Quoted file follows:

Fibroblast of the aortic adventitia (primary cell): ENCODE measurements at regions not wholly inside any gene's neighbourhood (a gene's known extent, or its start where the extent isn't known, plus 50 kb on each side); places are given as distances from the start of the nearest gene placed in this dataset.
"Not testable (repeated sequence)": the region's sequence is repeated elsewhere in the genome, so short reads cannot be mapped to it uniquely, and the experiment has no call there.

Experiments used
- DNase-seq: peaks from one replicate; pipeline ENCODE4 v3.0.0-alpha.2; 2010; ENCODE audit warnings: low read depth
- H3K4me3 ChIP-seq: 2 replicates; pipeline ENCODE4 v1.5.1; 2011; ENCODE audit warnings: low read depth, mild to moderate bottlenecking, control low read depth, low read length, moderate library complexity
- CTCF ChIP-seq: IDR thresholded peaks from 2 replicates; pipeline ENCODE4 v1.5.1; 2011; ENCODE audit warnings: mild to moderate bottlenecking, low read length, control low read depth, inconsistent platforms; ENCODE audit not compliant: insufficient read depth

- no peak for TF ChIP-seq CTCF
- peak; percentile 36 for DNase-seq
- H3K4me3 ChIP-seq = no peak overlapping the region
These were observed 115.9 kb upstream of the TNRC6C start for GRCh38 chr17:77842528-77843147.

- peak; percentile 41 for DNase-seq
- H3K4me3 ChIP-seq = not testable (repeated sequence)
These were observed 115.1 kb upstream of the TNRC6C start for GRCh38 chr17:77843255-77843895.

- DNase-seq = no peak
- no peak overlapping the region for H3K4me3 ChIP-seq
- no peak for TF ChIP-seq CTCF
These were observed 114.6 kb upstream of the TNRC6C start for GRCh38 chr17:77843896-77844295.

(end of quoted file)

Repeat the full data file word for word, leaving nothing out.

Fibroblast of the aortic adventitia (primary cell): ENCODE measurements at regions not wholly inside any gene's neighbourhood (a gene's known extent, or its start where the extent isn't known, plus 50 kb on each side); places are given as distances from the start of the nearest gene placed in this dataset.
"Not testable (repeated sequence)": the region's sequence is repeated elsewhere in the genome, so short reads cannot be mapped to it uniquely, and the experiment has no call there.

Experiments used
- DNase-seq: peaks from one replicate; pipeline ENCODE4 v3.0.0-alpha.2; 2010; ENCODE audit warnings: low read depth
- H3K4me3 ChIP-seq: 2 replicates; pipeline ENCODE4 v1.5.1; 2011; ENCODE audit warnings: low read depth, mild to moderate bottlenecking, control low read depth, low read length, moderate library complexity
- CTCF ChIP-seq: IDR thresholded peaks from 2 replicates; pipeline ENCODE4 v1.5.1; 2011; ENCODE audit warnings: mild to moderate bottlenecking, low read length, control low read depth, inconsistent platforms; ENCODE audit not compliant: insufficient read depth

- no peak for TF ChIP-seq CTCF
- peak; percentile 36 for DNase-seq
- H3K4me3 ChIP-seq = no peak overlapping the region
These were observed 115.9 kb upstream of the TNRC6C start for GRCh38 chr17:77842528-77843147.

- peak; percentile 41 for DNase-seq
- H3K4me3 ChIP-seq = not testable (repeated sequence)
These were observed 115.1 kb upstream of the TNRC6C start for GRCh38 chr17:77843255-77843895.

- DNase-seq = no peak
- no peak overlapping the region for H3K4me3 ChIP-seq
- no peak for TF ChIP-seq CTCF
These were observed 114.6 kb upstream of the TNRC6C start for GRCh38 chr17:77843896-77844295.